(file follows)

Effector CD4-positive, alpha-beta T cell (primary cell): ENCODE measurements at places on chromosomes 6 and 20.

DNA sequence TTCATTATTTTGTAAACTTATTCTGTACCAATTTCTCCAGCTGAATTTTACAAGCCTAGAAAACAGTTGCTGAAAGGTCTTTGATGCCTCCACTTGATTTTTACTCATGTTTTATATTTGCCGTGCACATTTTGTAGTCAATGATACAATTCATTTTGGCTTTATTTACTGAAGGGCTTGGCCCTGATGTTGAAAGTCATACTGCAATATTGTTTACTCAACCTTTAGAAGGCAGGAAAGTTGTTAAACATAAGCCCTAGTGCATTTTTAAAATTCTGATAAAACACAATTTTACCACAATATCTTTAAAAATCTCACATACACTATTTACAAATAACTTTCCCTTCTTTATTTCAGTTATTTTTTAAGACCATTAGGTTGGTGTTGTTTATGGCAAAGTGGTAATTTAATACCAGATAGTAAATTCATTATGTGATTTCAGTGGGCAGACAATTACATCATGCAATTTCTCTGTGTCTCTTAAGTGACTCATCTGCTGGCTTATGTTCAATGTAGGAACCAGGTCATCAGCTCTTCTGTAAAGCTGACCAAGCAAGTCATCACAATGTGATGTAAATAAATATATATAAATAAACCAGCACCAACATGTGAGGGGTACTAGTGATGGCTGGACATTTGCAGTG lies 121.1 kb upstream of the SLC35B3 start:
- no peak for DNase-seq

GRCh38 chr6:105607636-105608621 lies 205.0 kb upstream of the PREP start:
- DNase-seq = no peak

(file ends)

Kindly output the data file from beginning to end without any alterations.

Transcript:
Effector CD4-positive, alpha-beta T cell (primary cell): ENCODE measurements at places on chromosomes 6 and 20.

DNA sequence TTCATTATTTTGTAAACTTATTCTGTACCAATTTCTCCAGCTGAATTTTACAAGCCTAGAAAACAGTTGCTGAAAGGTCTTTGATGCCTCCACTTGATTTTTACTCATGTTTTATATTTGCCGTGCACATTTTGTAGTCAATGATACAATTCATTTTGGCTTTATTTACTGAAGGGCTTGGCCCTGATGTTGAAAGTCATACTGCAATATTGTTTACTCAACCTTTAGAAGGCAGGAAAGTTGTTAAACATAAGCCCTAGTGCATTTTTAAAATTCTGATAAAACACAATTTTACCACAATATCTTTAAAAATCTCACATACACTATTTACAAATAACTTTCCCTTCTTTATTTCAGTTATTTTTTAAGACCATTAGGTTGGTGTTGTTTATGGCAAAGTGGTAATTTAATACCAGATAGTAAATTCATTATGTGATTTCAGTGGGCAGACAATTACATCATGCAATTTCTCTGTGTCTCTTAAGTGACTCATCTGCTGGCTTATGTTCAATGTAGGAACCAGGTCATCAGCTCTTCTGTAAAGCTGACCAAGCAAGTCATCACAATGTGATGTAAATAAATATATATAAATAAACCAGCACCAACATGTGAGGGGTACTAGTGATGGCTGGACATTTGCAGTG lies 121.1 kb upstream of the SLC35B3 start:
- no peak for DNase-seq

GRCh38 chr6:105607636-105608621 lies 205.0 kb upstream of the PREP start:
- DNase-seq = no peak